Summer Steak Salad
This salad represents so many things that I loved about Piedmontese food. From the creamiest, most decadent Gorgonzola to the ripest apricot picked straight off the tree, juicy cherries at their peak and veal so tender we ate it raw (not rare, raw!), there are layers of flavor in this salad that take me right back to beautiful Italy.
Ready in: 10 minutes
1 1/2 tablespoons extra virgin olive oil
6-8oz beef tenderloin, about 1-inch thick (1 filet)
2 cups arugula
1/2 cup cherries, pitted and cut in half
1 apricot, sliced
1/3 cup fresh blueberries
2 tablespoons Gorgonzola cheese crumbles
1. Heat 1 tablespoon of the olive oil in a large non-stick pan or grill pan over medium-high heat. Pat the tenderloin dry with a paper towel to remove excess moisture, then season both sides with salt and freshly ground black pepper. Cook the meat for 2-3 minutes on each side for medium-rare (more rare). Remove from the pan and let sit for a couple of minutes.
2. Arrange the arugula on a large plate and top with cherries, apricot, blueberries and Gorgonzola cheese.
3. Use a sharp knife to thinly slice the tenderloin on the diagonal. Arrange over the greens and fruit, and drizzle with the remaining olive oil.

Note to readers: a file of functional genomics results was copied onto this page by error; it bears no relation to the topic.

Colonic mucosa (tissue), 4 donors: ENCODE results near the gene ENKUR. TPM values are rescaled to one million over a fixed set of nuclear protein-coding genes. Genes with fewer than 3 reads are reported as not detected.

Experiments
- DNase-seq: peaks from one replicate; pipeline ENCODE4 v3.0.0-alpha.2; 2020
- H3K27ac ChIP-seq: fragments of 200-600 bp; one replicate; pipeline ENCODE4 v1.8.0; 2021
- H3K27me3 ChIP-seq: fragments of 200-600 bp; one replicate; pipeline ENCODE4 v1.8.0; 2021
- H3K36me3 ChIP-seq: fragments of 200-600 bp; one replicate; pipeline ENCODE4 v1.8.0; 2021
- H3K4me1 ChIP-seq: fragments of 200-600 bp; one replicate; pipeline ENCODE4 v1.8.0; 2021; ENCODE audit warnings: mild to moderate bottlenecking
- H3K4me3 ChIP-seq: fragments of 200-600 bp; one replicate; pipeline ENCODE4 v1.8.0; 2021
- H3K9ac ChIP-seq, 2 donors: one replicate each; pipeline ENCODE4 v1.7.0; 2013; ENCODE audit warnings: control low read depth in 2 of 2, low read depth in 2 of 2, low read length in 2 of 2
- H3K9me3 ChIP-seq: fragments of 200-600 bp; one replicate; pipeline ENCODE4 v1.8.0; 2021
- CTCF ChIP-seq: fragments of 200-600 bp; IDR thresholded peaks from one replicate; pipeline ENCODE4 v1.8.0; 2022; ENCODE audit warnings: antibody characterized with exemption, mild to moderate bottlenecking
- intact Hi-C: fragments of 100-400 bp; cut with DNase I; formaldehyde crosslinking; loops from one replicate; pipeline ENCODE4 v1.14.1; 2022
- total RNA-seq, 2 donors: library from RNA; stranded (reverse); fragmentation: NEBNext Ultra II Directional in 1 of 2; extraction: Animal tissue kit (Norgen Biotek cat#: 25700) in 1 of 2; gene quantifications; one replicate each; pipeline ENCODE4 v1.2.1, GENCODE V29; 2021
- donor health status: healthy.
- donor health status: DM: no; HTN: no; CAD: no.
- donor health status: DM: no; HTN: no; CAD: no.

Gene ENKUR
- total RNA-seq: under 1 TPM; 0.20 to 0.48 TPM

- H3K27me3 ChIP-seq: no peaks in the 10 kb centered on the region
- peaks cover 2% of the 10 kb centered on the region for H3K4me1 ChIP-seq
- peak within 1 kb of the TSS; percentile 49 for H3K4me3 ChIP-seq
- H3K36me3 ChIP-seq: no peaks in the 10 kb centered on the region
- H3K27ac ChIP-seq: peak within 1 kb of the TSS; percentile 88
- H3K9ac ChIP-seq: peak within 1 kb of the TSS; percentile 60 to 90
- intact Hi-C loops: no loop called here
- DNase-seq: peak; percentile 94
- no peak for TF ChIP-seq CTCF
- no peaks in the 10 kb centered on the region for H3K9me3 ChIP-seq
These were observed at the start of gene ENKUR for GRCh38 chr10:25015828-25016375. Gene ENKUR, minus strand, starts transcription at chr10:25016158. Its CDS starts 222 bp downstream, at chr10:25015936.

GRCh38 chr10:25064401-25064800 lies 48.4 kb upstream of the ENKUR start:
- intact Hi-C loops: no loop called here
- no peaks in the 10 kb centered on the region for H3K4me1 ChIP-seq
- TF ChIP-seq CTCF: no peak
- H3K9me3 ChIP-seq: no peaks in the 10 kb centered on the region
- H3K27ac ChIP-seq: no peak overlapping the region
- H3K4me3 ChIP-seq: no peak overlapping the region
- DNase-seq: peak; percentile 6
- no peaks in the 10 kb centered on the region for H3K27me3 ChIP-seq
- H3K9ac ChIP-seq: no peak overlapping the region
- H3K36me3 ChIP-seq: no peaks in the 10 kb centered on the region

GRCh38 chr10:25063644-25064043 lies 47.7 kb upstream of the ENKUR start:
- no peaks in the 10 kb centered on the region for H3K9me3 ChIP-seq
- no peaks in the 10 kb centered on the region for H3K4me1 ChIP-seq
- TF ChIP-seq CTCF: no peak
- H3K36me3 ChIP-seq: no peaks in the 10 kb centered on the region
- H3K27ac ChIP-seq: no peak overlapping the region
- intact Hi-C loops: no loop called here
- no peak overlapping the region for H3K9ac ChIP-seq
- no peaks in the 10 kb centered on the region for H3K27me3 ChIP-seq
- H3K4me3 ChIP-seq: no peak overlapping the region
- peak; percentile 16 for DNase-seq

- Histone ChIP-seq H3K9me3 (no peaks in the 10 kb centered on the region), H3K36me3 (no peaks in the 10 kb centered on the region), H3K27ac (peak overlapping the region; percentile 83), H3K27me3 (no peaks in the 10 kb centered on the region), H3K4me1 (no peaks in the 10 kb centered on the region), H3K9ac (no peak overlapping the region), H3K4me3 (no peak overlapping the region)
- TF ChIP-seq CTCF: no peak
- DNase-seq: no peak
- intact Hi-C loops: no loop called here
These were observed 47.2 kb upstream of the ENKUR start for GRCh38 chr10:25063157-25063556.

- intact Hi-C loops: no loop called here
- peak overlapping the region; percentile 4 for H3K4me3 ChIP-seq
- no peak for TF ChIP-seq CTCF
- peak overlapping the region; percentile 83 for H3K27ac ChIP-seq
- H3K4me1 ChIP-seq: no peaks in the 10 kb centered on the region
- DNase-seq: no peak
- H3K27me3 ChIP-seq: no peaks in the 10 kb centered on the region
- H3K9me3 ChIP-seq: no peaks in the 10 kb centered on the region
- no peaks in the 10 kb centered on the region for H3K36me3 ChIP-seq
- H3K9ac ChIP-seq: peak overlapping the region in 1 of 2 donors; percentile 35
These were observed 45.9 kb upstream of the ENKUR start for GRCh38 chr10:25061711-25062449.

Aside from the fact that I like my steak bleeding red, it's as close as I could come to the dish that helped inspire this recipe. In Italy, chefs (and any producer of edible and drinkable goods) develop such a trusting and honest relationship with their growers and suppliers that our host chef, Chef Stefano Paganini at the Magliano Alfieri castle, made us a dish of raw Fassona, a special breed of veal (Vitella) that is native to the Piemonte region. He did so blindly, sans fear of making I turisti americani (the American tourists) sick to their stomachs. In his dish, we enjoyed it with fresh (and also raw) Prawns, a garnish of fresh peaches, watermelon, blueberries, arugula, and shaved asparagus, all over some fresh apricot puree. Chef Stefano dressed it all with extra virgin olive oil and soy sauce, because unlike usual salad courses, citrus was omitted to avoid the acids from "cooking" the beef (think how lemon/lime cooks fish in a ceviche recipe).